Excited states, which we are discussing, can be imagined as systems, in which a number of nucleons – for example two protons, two neutrons or both of these pairs simultaneously – are not in their basic position, but rather they circulate around the core of a nucleus in the same direction. In some nuclei such excited state can have total spin of value up to 19 or 20 Planck constants. The dominant decay channel of such nuclei is alpha decay, essentially emission of helium nucleus, which is made of two protons and two neutrons. The decay of nuclei from isomeric states can lead to the ground state or some of the intermediate excited states of the child (final) nuclei. „Currently nobody can accurately calculate mean lifetime of an isomer considering alpha decay” – adds Professor Kowal. „However, we do know, that forbidding of the alpha decay is connected to at least three causes: difference in structure or spin of the initial and final state and energy difference of these states. Alpha decay to child nucleus in ground state requires change of spin in the order of twenty Planck constants. This is plenty! The centrifuge barrier connected with this change is huge and blocks the decay practically completely. Moreover, because of totally different structure of initial and final state, the decay is additionally strongly forbidden. Those two effects cause the decay to ground state of the final nucleus to be incredibly improbable. On the other hand, decay to a nucleus in an excited state with spin similar to the initial isomeric nucleus happens with large probability only when that state has equally low excitation energy compared to the excitation energy of the emitting nucleus. In some cases of the nuclei that we are researching this is not the case, so we suspect, that alpha decay is strongly forbidden for those initial states, and in consequence, isomeric state will be long-lived.”

Work of Polish physicists was published in Physical Review C and was presented during annual summer conferences on nuclear physics. „We were analysing exotic states in the heaviest nuclei with even numbers of protons and neutrons” – says Professor Janusz Skalski (NCBJ). „We have described the forbidden mechanism and pointed at the candidate for long-lived nuclear states. The calculations and estimations we conducted show, that long-lived isomeric states with the structure of simultaneous excitation of two pairs – protons and neutrons, should exist in four darmstadtium isotopes. We do not expect such long-lived isomeric configurations to occur in isotopes of elements with atomic numbers Z=106, 108 and 112.”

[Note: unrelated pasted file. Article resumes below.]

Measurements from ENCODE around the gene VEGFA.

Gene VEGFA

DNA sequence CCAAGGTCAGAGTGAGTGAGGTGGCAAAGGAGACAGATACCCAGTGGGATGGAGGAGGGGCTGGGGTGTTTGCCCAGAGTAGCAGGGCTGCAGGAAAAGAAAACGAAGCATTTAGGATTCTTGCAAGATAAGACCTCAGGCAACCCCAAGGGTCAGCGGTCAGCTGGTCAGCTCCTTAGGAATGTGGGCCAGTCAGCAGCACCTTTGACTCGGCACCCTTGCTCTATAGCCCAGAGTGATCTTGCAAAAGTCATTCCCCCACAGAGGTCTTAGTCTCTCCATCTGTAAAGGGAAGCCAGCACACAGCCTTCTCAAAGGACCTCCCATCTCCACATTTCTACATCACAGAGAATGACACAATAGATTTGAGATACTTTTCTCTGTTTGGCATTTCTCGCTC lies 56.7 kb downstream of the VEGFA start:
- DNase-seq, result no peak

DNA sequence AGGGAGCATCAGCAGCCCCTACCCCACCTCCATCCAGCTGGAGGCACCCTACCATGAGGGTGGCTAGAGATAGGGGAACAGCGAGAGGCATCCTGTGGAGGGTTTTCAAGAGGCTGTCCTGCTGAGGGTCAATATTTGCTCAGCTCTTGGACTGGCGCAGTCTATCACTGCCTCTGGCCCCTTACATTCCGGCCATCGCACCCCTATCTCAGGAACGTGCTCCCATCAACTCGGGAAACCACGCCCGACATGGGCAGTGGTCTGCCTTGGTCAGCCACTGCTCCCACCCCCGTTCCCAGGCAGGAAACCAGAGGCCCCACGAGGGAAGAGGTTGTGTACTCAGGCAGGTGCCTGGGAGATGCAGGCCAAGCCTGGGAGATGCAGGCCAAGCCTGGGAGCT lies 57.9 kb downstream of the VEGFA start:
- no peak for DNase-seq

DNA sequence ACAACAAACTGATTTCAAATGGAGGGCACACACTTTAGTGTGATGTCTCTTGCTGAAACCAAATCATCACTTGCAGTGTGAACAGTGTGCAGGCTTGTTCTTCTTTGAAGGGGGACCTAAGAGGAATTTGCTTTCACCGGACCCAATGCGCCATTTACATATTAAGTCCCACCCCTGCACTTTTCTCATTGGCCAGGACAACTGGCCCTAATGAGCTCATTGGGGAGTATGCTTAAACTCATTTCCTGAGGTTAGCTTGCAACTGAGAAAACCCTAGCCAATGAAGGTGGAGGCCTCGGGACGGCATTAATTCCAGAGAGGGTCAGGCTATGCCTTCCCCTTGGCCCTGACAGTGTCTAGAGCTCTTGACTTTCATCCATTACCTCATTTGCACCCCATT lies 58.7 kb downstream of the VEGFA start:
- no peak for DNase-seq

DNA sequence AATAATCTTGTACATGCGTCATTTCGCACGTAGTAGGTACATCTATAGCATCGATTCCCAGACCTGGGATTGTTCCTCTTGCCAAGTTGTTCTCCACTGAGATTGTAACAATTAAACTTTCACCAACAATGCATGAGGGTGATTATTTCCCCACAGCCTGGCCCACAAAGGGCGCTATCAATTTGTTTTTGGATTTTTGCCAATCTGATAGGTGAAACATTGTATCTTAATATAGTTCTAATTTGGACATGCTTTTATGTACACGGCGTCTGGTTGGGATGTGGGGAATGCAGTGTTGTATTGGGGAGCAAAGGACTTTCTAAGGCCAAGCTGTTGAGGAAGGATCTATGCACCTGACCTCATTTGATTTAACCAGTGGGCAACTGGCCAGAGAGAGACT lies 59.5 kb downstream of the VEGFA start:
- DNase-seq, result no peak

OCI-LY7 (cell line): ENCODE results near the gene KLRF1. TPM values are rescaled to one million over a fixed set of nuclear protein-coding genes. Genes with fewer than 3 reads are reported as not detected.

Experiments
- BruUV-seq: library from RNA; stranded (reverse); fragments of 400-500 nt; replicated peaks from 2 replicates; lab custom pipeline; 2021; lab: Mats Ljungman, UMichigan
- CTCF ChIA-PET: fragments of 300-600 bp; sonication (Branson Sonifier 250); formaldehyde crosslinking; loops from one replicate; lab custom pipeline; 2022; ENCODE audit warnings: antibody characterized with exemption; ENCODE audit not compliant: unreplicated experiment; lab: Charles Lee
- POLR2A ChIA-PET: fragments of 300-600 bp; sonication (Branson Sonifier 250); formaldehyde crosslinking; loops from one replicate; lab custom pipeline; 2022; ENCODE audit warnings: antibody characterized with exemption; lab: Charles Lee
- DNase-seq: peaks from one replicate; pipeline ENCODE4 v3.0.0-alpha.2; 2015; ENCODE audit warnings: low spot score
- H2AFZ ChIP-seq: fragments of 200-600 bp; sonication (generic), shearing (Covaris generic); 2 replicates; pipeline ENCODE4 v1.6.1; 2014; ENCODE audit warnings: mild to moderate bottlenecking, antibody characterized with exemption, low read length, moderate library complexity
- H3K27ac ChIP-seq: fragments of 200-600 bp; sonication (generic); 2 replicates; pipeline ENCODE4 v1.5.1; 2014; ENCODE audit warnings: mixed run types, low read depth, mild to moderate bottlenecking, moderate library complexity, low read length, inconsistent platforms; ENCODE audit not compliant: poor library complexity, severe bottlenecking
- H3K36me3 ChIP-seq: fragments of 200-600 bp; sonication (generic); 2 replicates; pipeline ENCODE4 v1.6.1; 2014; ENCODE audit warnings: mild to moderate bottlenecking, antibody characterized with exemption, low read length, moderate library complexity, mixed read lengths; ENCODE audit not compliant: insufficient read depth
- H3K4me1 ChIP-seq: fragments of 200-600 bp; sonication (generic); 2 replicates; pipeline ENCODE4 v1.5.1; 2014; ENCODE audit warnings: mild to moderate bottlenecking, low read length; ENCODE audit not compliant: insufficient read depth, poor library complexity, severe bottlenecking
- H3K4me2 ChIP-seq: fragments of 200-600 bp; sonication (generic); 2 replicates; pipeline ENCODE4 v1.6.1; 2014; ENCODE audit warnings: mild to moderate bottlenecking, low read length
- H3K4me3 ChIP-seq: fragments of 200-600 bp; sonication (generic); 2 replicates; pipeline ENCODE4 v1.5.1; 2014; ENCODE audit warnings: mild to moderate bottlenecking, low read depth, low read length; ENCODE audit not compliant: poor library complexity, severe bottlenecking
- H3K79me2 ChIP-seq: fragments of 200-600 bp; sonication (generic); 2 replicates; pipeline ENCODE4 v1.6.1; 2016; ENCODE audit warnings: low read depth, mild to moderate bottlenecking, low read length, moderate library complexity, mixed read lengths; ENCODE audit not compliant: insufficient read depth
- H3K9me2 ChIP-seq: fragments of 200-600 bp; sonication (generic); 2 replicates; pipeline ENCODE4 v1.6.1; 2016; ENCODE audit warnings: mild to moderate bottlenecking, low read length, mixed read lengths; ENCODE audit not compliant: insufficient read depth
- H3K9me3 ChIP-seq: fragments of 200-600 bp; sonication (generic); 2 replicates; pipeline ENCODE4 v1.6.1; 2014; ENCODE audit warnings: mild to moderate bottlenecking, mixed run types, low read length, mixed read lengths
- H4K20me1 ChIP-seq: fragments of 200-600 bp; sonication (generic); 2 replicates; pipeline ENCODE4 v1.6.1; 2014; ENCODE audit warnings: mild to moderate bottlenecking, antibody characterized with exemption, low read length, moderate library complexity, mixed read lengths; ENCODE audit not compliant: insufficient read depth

„The expected alpha decay of diproton states is highly forbidden for basically all darmstadtium nuclei” – adds Dr Piotr Jachimowicz (University of Zielona Góra). „The lifetimes we estimated for these isomers are hundreds or even thousands of milliseconds, which is three to five orders of magnitude longer than their ground states.”

So far the results are only theoretical estimations. However, scientists believe, that in a short time it will be possible to experimentally verify their predictions. „It is entirely possible, that similar states were already created in past experiments, but nobody noticed them, because the measurements were prepared for much shorter lifetimes.” – explains Professor Kowal. „Currently there shouldn’t be any significant problems with adequate measurements. A few laboratories in the world have adequate equipment. Perhaps such experiment will be possible in Warsaw in a few years, if only the project of buying new cyclotron for Heavy Ion Laboratory in University of Warsaw will be executed. If our predictions concerning stability of these isomers are validated, they will open new possibilities for researching chemistry of superheavy elements.”

Source article: „Hindered α decays of heaviest high-K isomers”, Piotr Jachimowicz (University of Zielona Góra), Michał Kowal and Janusz Skalski (NCBJ), Physical Review C 98, 014320 (2018)

Different lengths of the lines explain high stability of isomeric state in 270Ds (short line – long lifetime) and low stability of 270Cn (long line – short lifetime).